Property

Here’s cheers to the historic Araluen pub brimming with tourism potential

Katrina Condie12 February 2022
Locals in the Araluen Valley Hotel.

The locals cool off in the iconic Araluen Valley Hotel. Photo: Adore Residential.

The walls of the Araluen Valley Hotel hold many a tale from the booming gold rush days, but now it’s time for a new chapter to be written in the history books as the iconic property hits the market for the first time in more than a decade.

Built in 1874 as a general store, the building was converted into a hotel in 1928 after the old Araluen Hotel burnt down.

Located in a picturesque valley 26 kilometres south of Braidwood, the sprawling double brick and iron hotel sits on a 7334 square-metre parcel of land and retains much of its original charm and Australiana character with a central bar, games room, bistro, beer garden and wide verandahs.

There’s also a manager’s quarters and nine guest rooms boasting ornate high ceilings, wood-burning fireplaces, wide hallways and the original timber floorboards.

Adore Residential principal Nola Debney says the sale includes the pub, all plant and equipment and the liquor licence.

After surviving the Black Summer Bushfires and the recent COVID-19 lockdowns, Nola says the business is getting back into the swing of things with lots of accommodation bookings coming in.

“The Araluen Valley Hotel is the ‘go-to place’ for the locals, but also a sought-after destination for cyclists and motorbike groups, who enjoy riding through the bush into this pretty part of our world,” she said.

“Many happy events are held here at the hotel and, as we regain our freedom to travel, many have booked in for a weekend visit.

“It’s the perfect spot for weddings and all other celebrations and, with accommodation on offer, it is an ideal spot to book into and all your guests can stay.”

Nola says the business could continue to operate as a pub, but the popularity of the region as a tourist destination provides a great opportunity for the accommodation side to grow.

“The owners have seen a big increase in the number of bikers riding down into the valley, staying overnight and having a big breakfast before heading off again,” she said.

“It’s also a great Sunday drive destination from Canberra or the coast where people can come and have a Sunday roast for lunch and check out the wonderful scenery.”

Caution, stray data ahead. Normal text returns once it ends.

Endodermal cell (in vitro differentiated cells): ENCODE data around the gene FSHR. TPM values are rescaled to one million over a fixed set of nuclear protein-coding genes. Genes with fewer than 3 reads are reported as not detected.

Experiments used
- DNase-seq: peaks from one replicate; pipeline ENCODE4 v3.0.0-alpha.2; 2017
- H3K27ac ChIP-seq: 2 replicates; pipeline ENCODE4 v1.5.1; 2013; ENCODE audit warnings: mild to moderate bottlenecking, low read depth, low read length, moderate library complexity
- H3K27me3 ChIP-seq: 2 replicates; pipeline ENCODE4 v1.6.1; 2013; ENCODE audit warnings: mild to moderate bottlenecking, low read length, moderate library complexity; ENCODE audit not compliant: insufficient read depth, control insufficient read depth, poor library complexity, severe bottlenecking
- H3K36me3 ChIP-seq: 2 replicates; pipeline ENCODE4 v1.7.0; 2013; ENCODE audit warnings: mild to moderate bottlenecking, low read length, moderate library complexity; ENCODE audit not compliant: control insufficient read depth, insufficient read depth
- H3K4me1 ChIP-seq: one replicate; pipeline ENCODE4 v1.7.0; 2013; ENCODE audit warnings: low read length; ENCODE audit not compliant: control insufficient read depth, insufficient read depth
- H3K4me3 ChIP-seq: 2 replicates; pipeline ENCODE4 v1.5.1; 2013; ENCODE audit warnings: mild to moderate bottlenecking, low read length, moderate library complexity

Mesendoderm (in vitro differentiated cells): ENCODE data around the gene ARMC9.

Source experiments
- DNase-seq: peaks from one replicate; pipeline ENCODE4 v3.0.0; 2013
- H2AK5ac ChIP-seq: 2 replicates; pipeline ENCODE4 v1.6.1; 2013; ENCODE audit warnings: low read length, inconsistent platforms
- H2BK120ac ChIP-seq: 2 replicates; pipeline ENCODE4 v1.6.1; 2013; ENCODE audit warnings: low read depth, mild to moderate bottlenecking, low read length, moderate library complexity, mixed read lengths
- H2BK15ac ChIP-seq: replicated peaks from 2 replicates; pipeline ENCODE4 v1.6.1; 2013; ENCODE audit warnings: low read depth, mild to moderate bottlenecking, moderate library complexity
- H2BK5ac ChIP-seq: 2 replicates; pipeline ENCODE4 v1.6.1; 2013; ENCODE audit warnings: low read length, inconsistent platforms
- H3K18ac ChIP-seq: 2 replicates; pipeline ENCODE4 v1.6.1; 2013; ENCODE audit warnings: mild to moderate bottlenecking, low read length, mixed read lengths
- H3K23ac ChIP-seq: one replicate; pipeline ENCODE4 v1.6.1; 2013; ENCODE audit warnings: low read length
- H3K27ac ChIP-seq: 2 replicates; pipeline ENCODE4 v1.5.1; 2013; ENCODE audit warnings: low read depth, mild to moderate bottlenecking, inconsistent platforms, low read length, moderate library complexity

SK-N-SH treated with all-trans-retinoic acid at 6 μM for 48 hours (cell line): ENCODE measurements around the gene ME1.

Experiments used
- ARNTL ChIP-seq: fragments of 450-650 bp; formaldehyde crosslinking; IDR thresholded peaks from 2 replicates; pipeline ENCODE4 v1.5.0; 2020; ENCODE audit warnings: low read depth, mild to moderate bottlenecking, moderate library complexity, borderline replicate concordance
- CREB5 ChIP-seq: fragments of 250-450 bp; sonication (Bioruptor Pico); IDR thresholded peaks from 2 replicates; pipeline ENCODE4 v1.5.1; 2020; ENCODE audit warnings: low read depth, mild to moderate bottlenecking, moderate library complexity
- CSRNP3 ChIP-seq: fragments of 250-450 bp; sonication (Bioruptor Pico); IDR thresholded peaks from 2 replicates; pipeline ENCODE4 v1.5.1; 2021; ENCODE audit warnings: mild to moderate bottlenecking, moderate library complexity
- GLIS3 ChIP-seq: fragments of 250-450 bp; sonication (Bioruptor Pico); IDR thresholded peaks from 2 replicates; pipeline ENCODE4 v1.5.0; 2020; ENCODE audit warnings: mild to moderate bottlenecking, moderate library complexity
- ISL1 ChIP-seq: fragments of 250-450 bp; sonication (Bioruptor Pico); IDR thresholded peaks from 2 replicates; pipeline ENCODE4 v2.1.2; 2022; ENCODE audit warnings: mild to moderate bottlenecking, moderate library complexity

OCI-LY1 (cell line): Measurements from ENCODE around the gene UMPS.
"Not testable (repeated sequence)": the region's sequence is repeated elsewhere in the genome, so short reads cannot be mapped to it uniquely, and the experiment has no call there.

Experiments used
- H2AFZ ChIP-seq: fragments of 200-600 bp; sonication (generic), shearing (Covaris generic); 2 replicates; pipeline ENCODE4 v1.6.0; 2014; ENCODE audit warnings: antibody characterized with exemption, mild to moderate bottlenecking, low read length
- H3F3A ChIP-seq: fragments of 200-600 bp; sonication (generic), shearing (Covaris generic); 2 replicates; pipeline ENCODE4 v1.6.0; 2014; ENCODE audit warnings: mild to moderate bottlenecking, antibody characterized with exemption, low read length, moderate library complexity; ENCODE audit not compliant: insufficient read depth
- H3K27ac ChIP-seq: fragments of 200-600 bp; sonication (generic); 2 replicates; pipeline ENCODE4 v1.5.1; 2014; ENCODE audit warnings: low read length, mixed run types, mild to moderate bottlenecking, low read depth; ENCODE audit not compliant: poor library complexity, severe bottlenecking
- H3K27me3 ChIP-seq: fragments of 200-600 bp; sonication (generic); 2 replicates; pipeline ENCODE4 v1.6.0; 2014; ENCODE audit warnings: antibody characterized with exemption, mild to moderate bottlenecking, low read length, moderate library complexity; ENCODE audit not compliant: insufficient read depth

Nola says that since hitting the market just before Christmas, there has been interest in the hotel from families seeking a country lifestyle business.

“This business is growing and there is plenty more for a new owner to add their own plans and thoughts to grow it further,” she added.

The property is on the market with a price guide of $1.2 to $1.3 million.

Araluen is known for its picturesque scenery and calm, country atmosphere, but in its heyday, the valley was one of the most famous gold mining towns in New South Wales and one of the richest goldfields in Australia.

In the 1860s and 70s, the region was home to 48 licensed hotels and had a population of more than 4000.

After the discovery of gold, bushrangers grew very interested in the valley’s treasures and, as gold was transported out of the valley to Braidwood and Majors Creek up narrow, winding roads, it became an easy target for bushrangers.

In 1865, the local Clarke Brothers, together with two other infamous bushrangers, Ben Hall and Johnny Gilbert, attempted to rob a gold escort going up the steep road towards Majors Creek. They shot one of the guards, Constable Kelly, before being forced to flee as they were outflanked by the outriders.

The town is now best known for producing a range of stone fruit including the iconic Araluen Peach, but has a varied and colourful history, much of which can be found on the walls of the pub.

To find out more information about the Araleun Valley Hotel and to arrange an inspection, contact Nola Debney at Adore Residential Batemans Bay on 0412 907 002.

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